Ahh the topic that will never die. Recently on book twitter (because it’s always on twitter) there was a flaming row debate about how people that write negative end of year posts (ie worst of the year/most disappointing etc) were evil and should burn in hell wrong to do so. So here we are again. Even though I’ve discussed this before (more than once), I feel like there’s still more to say on the topic. Because I would go further than saying “negative reviews aren’t that bad”- I think there’s a lot of positive things to say about them too.
Negative reviews make positive reviews more meaningful. The whole point of reviews is to get an honest reaction from a reader- otherwise it’s not a review at all. As Briana from Pages Unbound pointed out in her brilliant post on this topic, sticking to purely positive reviews…
Drayton once believed he was a vampire. He doesn’t know what he is. Or why he has lived for thousands of years. He takes not his victim’s blood but the silky essence of their soul during their last breath. Often mistaken for the Angel of Death, his victims sometimes ask for forgiveness. Sometimes he delivers. After all, he is not without sin.
Blake Barnes commits suicide by freezing on Mt. Hood. As his life fades, he assumes Death has come to him in the form of a young man. In his last moments, he asks Death to find his family, to tell them he’s sorry. Drayton honors this last request as he absorbs Blake Barnes’ waning essence. He travels to the Lowcountry of South Carolina to find his family. But saying sorry is not always as easy as the words imply. Drayton seeks to unravel the mess Blake Barnes has left behind and the predator he’s unleashed on his family.
Henry Dark has long believed that the world around him is a thin veil masking the true reality of existence. Strange events start taking place, inducing him to take a trip West with his beloved wife Alice. Their trip leads to the Lagoon of Lost Loves as well as a riddle duel with the King of the Trolls.
Is there such a thing as meaning? Henry asks himself, as he struggles to understand the very words he uses. Is language a Cage of Light that captures meaning, or has the meaning escaped? And does the trip they’ve taken draw Henry and Alice closer together, or is she to be a sacrifice in his search for the truth?
If you’ve ever asked yourself, “What is it with all these words and do they have anything to do with meaning?” then this is the book for you. Surreal and absurd, using language to express what can’t be expressed with language, Cage of Light will have you wondering if you ever understood anything in the first place.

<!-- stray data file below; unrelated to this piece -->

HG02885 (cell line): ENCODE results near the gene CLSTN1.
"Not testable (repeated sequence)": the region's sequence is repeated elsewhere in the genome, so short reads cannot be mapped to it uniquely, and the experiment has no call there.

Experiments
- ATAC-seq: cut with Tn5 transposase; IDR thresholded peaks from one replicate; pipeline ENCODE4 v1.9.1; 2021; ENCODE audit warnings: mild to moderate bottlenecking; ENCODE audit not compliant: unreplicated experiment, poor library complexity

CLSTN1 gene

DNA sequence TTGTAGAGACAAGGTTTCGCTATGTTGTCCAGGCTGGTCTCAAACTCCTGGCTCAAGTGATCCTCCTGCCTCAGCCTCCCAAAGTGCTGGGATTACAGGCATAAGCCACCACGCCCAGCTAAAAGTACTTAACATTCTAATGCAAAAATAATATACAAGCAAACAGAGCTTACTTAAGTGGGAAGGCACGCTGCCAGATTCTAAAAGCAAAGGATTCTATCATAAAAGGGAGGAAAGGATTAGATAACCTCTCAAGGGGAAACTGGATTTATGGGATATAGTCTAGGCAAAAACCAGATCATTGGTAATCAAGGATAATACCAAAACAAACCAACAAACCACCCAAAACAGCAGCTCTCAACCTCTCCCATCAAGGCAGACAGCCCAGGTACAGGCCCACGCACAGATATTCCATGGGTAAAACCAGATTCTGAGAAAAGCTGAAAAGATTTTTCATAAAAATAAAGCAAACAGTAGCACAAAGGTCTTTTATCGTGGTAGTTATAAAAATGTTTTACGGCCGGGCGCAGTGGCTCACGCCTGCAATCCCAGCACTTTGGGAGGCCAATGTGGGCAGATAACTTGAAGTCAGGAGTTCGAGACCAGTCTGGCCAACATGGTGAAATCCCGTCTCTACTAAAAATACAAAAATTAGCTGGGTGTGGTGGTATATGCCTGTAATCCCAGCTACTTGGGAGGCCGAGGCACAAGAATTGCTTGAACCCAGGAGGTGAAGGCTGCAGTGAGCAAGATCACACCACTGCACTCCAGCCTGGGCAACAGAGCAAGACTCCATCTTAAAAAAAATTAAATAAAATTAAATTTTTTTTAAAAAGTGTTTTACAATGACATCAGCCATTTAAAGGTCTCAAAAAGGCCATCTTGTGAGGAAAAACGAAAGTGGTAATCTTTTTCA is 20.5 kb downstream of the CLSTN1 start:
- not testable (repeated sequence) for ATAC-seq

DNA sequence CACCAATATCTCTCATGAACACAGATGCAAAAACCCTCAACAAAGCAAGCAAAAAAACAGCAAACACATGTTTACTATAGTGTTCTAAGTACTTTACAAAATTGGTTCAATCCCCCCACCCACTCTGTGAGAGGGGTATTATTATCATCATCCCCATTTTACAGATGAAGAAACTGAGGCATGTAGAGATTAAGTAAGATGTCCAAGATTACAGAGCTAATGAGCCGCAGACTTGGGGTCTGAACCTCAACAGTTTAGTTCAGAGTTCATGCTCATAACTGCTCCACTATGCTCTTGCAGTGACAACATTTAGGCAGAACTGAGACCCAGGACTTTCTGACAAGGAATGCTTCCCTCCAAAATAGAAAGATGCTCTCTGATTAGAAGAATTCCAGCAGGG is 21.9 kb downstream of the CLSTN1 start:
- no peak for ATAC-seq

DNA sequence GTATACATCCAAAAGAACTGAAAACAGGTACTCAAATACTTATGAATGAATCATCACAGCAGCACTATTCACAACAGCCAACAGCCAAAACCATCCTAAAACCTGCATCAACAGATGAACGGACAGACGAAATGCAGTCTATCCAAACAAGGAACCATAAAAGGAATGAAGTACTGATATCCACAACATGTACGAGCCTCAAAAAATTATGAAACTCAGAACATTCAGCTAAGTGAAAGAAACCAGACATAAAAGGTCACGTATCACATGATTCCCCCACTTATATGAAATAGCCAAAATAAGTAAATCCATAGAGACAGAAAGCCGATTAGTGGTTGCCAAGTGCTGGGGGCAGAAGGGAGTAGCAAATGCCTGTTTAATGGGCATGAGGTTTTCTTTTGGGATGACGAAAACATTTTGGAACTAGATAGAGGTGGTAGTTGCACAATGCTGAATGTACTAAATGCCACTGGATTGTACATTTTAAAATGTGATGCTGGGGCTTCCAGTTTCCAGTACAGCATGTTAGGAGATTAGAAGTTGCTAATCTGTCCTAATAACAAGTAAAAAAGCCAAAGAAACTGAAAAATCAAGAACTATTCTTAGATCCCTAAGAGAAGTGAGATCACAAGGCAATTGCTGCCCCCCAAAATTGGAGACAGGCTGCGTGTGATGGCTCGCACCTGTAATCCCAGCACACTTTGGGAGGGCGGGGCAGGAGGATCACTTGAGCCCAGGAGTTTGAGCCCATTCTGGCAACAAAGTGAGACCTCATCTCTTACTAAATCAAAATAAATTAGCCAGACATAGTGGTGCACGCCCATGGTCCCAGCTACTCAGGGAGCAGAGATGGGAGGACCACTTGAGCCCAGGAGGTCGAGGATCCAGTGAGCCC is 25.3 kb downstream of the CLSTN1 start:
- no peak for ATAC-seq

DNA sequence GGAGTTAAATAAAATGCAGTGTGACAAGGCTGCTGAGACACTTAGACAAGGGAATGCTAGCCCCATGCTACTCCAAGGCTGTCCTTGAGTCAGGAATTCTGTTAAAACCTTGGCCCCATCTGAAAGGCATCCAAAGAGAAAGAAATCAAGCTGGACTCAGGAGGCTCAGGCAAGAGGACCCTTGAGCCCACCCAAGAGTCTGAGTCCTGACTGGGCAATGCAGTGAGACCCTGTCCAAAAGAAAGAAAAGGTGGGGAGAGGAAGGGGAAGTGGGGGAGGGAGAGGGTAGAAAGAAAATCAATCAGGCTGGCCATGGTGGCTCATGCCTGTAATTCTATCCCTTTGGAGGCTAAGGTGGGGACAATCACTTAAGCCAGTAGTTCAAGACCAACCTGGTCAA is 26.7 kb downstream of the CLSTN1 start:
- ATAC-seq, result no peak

Scroll back to the top and start your voyage with Henry and Alice. You never know where it’ll lead.
Arjun, a young man, doesn’t know what he wants from life. He seeks spiritual wisdom for seeking the answers and happiness. Arjun realizes that his mind is not pure, so he isn’t worthy of ancient wisdom. Arjun decides to purify his mind so that he becomes worthy of achieving the ancient wisdom and divine powers. This starts the spiritual journey of Arjun. In his quest for ancient wisdom, Arjun meets many wise masters. He seeks answers to various important questions of life from them. With the help of practical examples and small stories, these wise people help Arjun in getting free of common human weaknesses. Arjun goes past his weaknesses and purifies his mind and heart. These teachings from Yoga and Psychology are useful for everyone to resolve the troubles caused by jealousy, ego, attachment, religion and discontentment.
Arjun, in the guidance of various masters and wise friends, learns to overcome his weaknesses. He learns discipline, contentment, and how to go past his ego. He becomes capable of seeing the reality in the midst of all illusions. Arjun becomes aware of the difference between love and attachment. He understands how to bring unconditional happiness in life and see it separate from pleasures. All this training makes his heart pure and mind calm.
Here Arjun represents a modern confused man who wants to achieve the material pleasures and spiritual wisdom both. The readers will relate themselves with the questions of Arjun. Author firmly tells that readers will find the solutions of their own problems too. Be ready to be a part of Arjun’s spiritual journey.
Synopsis: What was it like for children growing up in rural Suffolk during World War 2?
Elsie and her family live in a small double-storey cottage in Bungay, Suffolk. Every night she lies awake listening anxiously for the sound of the German bomber planes. Often they come and the air raid siren sounds signalling that the family must leave their beds and venture out to the air raid shelter in the garden.
Despite the war raging across the English channel, daily life continues with its highlights, such as Christmas and the traditional Boxing Day fox hunt, and its wary moments when Elsie learns the stories of Jack Frost and the ghostly and terrifying Black Shuck that haunts the coastline and countryside of East Anglia.